It's a new "medium that was not anticipated" in the sign code, Ruf said.  While it's been updated in some ways in recent years, and much smaller electronic message signs are allowed, "It's not that much different from what we've had for decades," he said.

By St. Matthews' definition, a billboard is a large "off-premise" sign of about 642 square feet (or roughly 25'x25') that's not on the premises of a business or other entity it's advertising, Ruf said.  Large "on-premise" signs are simply considered signs, he said.

A cross between the two is illustrated by an electronic billboard put up in 2010 on state property at the Kentucky Fair and Exposition Center put up by OUTFRONT Media that can be seen from I-65.  It has a smaller message board on top that advertises events at the fairgrounds and a larger one below that is rented out for advertising to other businesses -- such as McDonald's recently.

The use and placement of such billboards are "highly regulated by the state, but the state fair board does have a permit for that sign," exposition spokeswoman Amanda Storment said.

But they are "permitted in certain areas if standards are met," said Naitore Djigbenou, a deputy public relations director for the Kentucky Transportation Cabinet, in an email.  Electronic billboards also must be compliant with local ordinances or regulations and are prohibited in certain circumstances.  Under Kentucky law, "an electronic advertising device visible from the main traveled way on an interstate, parkway, national highway system or federal-aid primary highway shall be prohibitied in a protected area unless the device is located in an urban" or urbanized area.

The Louisville Land Development Code does not describe changing message signs specifically but allows both illuminated and non-illuminated "Off-premise Signage (Outdoor Advertising Signs" with restrictions related to size, setbacks, zoning districts, proximity to other billboards and other factors.  Outdoor advertising signs greater than 750 square feet are not allowed in any district, and a note says that outdoor advertising signs are prohibited in the city of Middletown.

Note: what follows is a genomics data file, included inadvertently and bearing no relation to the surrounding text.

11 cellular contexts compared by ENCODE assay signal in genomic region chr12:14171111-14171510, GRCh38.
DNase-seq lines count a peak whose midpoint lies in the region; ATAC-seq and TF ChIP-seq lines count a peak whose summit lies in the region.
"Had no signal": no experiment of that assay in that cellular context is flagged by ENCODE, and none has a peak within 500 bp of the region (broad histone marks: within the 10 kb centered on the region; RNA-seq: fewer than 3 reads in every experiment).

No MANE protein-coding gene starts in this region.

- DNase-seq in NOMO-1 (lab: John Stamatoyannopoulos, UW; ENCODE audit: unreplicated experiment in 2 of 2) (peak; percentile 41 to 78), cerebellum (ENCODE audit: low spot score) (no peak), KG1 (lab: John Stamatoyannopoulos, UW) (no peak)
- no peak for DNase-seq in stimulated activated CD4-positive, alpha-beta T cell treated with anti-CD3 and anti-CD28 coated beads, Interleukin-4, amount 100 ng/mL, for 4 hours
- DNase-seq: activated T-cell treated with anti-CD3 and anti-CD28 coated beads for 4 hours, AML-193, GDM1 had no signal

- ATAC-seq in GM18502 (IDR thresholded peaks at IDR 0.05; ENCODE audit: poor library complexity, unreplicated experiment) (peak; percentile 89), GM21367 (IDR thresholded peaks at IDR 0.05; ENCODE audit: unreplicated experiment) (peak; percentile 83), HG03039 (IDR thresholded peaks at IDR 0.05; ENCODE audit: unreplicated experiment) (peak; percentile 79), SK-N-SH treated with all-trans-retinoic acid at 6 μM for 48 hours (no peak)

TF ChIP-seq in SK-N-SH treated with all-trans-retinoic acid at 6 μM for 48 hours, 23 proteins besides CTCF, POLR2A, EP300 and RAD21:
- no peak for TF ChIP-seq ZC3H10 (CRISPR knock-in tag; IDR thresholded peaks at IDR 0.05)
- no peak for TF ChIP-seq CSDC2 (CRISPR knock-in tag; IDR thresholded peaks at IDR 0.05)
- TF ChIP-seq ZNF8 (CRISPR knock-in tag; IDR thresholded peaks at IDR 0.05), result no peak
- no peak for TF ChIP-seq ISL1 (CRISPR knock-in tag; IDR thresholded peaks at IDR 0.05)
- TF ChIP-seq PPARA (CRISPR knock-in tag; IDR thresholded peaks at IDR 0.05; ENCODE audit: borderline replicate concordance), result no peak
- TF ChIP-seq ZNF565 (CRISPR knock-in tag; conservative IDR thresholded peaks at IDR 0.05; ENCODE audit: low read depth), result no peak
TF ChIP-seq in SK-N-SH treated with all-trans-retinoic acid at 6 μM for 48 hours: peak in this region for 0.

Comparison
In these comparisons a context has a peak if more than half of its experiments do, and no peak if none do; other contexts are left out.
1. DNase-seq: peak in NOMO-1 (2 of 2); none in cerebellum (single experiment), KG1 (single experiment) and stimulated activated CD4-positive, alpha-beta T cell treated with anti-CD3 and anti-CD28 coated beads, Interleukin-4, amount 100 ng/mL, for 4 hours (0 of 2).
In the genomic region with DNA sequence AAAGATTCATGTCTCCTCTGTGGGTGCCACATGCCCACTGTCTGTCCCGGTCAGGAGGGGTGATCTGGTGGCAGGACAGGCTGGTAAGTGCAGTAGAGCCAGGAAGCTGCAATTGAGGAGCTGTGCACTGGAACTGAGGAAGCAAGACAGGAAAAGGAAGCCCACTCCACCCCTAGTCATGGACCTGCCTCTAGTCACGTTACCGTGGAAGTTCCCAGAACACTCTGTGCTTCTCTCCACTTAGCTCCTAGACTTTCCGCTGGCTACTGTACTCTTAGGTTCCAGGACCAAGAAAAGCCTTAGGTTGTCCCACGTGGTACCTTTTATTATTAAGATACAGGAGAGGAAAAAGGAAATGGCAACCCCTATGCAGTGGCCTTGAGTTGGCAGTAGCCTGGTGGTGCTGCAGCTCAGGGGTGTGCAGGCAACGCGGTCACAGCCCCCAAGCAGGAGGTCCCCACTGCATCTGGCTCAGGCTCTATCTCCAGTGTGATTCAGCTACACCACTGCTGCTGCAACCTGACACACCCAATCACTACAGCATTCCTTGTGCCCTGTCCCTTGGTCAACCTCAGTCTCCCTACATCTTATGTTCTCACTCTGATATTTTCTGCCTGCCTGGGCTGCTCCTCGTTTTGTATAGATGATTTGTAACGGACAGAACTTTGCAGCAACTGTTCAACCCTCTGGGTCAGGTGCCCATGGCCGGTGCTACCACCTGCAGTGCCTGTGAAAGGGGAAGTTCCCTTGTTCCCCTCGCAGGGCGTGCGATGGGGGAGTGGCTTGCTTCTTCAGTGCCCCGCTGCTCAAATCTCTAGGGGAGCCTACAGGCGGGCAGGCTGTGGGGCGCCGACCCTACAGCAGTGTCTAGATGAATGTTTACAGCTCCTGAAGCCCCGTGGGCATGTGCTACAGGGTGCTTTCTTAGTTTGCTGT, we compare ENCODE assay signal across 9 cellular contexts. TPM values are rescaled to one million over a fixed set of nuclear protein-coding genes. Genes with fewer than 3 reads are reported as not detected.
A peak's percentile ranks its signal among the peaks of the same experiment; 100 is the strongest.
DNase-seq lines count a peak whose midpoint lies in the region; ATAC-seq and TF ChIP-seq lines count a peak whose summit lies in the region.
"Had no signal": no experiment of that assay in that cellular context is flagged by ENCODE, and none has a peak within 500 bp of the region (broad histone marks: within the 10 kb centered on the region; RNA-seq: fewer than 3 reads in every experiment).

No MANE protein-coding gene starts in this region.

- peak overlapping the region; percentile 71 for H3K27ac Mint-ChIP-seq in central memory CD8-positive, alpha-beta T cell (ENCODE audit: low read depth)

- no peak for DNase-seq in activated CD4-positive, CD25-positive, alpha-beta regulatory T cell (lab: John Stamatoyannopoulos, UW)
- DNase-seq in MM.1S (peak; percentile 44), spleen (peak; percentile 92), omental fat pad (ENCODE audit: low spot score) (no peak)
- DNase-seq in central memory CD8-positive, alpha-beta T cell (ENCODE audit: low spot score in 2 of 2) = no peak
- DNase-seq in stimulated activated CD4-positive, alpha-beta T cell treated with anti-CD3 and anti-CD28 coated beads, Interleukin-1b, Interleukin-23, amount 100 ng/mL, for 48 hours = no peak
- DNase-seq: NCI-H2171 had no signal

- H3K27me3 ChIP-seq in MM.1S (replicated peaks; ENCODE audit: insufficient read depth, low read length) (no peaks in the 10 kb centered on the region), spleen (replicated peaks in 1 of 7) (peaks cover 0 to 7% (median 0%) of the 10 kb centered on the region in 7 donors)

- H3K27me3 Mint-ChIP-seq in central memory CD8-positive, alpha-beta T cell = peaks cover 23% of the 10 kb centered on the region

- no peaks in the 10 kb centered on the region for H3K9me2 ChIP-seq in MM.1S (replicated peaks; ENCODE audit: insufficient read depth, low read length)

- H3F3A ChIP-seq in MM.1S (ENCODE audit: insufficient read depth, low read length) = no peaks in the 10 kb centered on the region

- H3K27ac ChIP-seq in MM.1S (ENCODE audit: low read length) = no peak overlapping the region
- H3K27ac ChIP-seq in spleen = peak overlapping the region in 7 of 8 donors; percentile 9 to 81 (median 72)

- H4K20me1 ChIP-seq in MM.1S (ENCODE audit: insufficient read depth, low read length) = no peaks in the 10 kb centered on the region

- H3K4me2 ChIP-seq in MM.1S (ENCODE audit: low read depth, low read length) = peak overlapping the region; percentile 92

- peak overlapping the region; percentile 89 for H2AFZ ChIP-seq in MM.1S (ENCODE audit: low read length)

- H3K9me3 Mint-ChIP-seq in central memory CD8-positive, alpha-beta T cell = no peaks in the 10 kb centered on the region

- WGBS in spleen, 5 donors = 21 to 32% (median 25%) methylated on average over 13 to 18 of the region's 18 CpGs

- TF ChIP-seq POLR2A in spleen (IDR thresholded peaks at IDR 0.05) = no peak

"Digital is the way to go," said Lester LeMaster with Commonwealth Sign Co. on Berry Boulevard in Louisville.  His company does only on-premise signs, including a new, large, electronic message one at Kentucky Downs in Franklin, Ky., south of Bowling Green that's pictured on the company's website.

Some people think they're "tacky and ugly,"  LeMaster said.  But he cites a study that says that ones with an 8-second hold time are no more distracting than other traditional signs and says distractions are different for different people.

But the big digital signs are expensive -- $400,000 for the one at Kentucky Downs, for instance -- and getting a financial return may take several years, he said.  "They're a huge investment."

Much smaller electronic message signs -- also called outdoor LED signs -- have been allowed for a number of years in St. Matthews and have become common at churches and schools -- including Trinity High on Shelbyville Road, St. Matthews Elementary on Brownsboro Lane and Beargrass Christian Church at Brownsboro and Shelbyville -- and other sites.

The smaller signs were somewhat controversial at first, with questions raised about whether they would distract drivers or annoy neighbors.  St. Matthews Elementary was required in 2009 to modify its new "light-emitting" sign that was donated to the school by an orthodontics practice so that it no longer flashed or scrolled, and the message changed only once a day.  A resident across the street had complained that it "totally disrupts the serenity of the neighborhood," calling it "garish."

In 2010, Hurstbourne passed a "Changing Image Signs" ordinance prohibiting "any sign using a video or light emitting device display method, which changes its message or background by means of electrical, kinetic, solar or mechanical energy."  Static messages produced by the same means also were not allowed.

The city acted after Hurstbourne Christian Church on Nottingham Parkway put up an electronic message sign.  The church was allowed to keep the sign, but its message could change only every 20 seconds.

Mississippi State puts up Billboards in Washington, D.C., for Former Bulldogs DE Preston Smith
SEC Country
By Andrew Astleford
November 13, 2016

Preston Smith is big in Washington, D.C.

How big? Billboard big.
Thanks to a campaign from Mississippi State called #FromStateToSundays, billboards featuring former Bulldogs defensive end Preston Smith were seen throughout the District on Sunday. Smith is in his second year with the Washington Redskins, and the former second-round pick should gain a little more face recognition after this move.

The timing of the campaign was excellent. On Sunday, Smith had four tackles with two sacks and an interception as part of the Redskins' 26-20 victory against the Minnesota Vikings at FedEx Field.
This is a great way for schools to provide a hat tip to their NFL talent, right?
Kudos to Mississippi State for the idea. Smith also deserves recognition for backing up the billboard commitment with his big-time play.